Date of Award


Degree Type

Selective Evidence-Based Medicine Review

Degree Name

Master of Science in Health Sciences - Physician Assistant

Department Chair

John Cavenagh, PhD, PA-C


OJECTIVE: The objective of this selective EBM review is to determine whether or not vibration training increases stability in functionally unstable ankles.

STUDY DESIGN: Review of three English language randomized control trials (RCTs) published in 2006, 2008 and 2010.

DATA SOURCES: Three non-blind randomized control trials found via PubMed.

OUTCOMES MEASURED: Efficacy was measured with one (experimental) group receiving vibration training and the other (control) group using either non-vibration exercise techniques or no exercise. Increased stability was measured with electromyography (EMG), balance testing or an isokinetic dynamometer.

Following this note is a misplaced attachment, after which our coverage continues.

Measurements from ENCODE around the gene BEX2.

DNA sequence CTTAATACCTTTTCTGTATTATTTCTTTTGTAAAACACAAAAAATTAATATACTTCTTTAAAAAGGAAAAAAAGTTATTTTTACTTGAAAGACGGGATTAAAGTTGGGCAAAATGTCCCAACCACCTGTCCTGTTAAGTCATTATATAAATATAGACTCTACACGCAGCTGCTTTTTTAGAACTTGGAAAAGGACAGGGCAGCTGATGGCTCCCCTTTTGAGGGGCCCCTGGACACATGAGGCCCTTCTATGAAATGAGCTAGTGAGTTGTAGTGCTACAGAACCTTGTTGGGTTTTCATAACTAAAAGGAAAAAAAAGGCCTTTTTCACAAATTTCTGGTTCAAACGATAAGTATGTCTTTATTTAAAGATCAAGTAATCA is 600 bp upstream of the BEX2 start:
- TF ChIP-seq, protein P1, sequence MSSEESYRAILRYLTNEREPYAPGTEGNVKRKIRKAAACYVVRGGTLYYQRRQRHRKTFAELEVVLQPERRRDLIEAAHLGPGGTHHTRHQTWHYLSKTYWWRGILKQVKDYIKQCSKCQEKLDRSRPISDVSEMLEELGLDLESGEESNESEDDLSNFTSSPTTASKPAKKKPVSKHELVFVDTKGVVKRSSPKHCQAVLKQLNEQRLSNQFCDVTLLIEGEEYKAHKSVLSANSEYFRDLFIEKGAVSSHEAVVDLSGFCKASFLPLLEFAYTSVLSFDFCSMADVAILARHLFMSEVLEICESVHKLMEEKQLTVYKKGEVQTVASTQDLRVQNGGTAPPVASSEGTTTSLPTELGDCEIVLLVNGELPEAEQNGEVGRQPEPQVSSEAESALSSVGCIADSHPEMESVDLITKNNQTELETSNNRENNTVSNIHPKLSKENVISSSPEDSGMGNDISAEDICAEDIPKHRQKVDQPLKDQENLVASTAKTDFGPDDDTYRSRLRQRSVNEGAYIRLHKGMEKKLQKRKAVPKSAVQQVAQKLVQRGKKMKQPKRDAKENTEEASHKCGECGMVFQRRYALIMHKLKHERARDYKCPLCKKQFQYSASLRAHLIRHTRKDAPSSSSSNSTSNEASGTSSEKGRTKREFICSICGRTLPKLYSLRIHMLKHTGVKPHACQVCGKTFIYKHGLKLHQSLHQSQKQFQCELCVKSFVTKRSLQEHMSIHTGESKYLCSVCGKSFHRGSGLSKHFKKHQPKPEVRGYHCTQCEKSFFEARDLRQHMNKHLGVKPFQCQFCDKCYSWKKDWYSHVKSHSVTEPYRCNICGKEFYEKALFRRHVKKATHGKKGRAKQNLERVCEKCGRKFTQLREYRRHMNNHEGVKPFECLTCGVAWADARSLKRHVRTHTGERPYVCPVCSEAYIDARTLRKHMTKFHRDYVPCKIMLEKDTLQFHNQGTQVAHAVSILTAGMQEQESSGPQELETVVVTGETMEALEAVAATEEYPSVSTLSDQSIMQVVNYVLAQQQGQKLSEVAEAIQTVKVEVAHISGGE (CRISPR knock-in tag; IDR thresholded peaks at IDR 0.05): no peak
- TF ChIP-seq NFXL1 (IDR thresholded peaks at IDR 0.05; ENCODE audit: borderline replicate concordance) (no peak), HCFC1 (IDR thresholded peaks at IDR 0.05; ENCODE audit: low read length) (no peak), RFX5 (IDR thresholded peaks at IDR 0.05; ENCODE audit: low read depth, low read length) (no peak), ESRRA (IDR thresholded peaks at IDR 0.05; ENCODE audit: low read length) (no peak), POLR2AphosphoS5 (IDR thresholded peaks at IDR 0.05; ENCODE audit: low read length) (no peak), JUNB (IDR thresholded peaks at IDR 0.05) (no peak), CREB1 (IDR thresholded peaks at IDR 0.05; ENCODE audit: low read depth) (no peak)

RESULTS: Vibration training is a useful tool to increase the stability in functionally unstable ankles; however, it needs further research to determine its efficacy compared to conventional modes of rehabilitation. One randomized control trial demonstrated that after the experimental period (four weeks), there was no significant increase in stability and therefore renders vibration training ineffective.

CONCLUSIONS: Overall, vibration training alone is not yet a useful tool for the rehabilitation of functionally unstable ankles.